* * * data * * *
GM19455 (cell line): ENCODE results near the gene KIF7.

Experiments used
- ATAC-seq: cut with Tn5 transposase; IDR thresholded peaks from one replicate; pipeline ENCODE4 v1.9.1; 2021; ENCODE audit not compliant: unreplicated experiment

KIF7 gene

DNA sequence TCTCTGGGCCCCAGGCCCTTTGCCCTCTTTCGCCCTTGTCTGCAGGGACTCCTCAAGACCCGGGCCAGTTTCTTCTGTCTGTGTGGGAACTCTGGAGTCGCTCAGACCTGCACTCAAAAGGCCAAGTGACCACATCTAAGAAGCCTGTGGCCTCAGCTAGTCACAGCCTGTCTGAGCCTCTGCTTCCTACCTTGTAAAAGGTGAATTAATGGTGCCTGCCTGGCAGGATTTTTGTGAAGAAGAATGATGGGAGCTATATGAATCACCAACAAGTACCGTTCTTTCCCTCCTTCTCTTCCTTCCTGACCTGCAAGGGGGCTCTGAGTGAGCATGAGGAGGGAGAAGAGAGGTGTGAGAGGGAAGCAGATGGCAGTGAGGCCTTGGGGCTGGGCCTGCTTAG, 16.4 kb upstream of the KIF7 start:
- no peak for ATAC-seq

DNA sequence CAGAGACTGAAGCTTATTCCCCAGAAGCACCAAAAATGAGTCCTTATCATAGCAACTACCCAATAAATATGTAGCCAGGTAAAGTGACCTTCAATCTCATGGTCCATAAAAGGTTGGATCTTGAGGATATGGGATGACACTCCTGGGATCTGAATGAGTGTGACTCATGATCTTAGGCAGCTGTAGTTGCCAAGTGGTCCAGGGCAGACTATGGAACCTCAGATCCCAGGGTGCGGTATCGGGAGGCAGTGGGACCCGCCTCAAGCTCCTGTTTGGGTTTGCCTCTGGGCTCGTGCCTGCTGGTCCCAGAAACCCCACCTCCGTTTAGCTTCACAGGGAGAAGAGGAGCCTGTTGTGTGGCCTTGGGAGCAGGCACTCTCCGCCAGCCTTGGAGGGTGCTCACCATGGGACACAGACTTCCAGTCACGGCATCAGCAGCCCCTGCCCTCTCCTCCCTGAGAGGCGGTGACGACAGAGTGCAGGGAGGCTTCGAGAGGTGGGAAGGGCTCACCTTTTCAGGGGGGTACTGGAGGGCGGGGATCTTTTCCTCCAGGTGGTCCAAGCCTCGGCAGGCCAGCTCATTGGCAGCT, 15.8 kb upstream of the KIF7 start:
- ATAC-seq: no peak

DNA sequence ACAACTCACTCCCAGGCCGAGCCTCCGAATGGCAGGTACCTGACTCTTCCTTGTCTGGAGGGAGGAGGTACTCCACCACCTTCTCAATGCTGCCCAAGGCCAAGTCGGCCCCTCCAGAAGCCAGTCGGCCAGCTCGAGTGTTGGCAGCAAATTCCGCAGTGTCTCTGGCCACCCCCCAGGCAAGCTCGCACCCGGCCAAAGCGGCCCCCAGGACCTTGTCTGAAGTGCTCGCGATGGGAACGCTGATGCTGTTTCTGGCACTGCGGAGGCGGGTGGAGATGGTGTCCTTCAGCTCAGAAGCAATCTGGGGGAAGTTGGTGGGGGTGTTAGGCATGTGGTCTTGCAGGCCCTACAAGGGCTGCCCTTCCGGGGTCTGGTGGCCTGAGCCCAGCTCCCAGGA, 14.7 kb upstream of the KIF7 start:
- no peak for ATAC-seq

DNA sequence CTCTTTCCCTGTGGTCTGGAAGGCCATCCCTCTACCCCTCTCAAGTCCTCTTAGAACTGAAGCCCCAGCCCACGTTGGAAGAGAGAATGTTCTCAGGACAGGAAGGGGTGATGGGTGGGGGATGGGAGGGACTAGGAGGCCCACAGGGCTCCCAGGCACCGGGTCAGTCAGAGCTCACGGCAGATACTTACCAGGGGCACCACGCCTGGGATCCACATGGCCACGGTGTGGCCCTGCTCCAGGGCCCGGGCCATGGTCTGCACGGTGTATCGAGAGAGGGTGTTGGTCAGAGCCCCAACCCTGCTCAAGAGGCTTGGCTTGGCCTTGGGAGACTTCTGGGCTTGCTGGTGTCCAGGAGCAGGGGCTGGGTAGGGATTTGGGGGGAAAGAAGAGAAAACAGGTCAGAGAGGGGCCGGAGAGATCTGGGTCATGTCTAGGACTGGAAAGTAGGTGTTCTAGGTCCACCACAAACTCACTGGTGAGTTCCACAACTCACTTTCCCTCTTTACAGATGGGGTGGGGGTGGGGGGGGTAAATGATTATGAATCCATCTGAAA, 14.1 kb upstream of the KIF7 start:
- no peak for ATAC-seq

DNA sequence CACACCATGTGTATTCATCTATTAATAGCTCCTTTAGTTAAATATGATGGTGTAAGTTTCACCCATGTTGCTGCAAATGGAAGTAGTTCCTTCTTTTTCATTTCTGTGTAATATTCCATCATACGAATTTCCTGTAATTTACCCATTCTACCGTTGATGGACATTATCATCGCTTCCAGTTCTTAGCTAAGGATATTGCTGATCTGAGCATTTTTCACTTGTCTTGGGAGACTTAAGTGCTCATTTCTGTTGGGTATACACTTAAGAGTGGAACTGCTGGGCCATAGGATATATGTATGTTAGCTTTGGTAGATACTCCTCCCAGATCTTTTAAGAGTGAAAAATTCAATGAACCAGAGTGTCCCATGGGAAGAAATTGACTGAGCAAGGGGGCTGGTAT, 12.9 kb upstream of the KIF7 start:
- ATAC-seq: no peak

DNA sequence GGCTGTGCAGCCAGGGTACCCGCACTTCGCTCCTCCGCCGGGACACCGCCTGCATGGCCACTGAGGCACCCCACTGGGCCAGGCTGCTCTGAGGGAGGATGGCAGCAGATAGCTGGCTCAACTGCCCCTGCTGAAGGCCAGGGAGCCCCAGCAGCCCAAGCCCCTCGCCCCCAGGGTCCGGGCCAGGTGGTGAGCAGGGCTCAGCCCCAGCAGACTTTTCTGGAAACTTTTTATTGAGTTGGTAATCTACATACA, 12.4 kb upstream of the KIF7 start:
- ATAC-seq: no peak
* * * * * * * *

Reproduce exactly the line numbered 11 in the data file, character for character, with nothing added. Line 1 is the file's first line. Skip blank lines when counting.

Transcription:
DNA sequence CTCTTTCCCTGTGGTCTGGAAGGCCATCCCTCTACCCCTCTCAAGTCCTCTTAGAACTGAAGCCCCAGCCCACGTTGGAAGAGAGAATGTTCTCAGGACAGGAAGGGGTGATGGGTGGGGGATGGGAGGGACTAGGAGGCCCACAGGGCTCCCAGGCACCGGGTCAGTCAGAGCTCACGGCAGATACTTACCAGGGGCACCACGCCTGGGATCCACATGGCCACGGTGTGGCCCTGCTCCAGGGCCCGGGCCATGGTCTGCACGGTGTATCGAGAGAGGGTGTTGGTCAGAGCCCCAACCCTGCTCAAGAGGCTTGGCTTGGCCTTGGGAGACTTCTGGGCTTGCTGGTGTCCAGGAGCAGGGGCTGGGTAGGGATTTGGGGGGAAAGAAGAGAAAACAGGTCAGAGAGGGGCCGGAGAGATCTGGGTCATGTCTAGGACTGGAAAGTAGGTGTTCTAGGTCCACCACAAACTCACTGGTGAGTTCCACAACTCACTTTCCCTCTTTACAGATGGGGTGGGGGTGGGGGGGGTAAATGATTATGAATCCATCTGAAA, 14.1 kb upstream of the KIF7 start: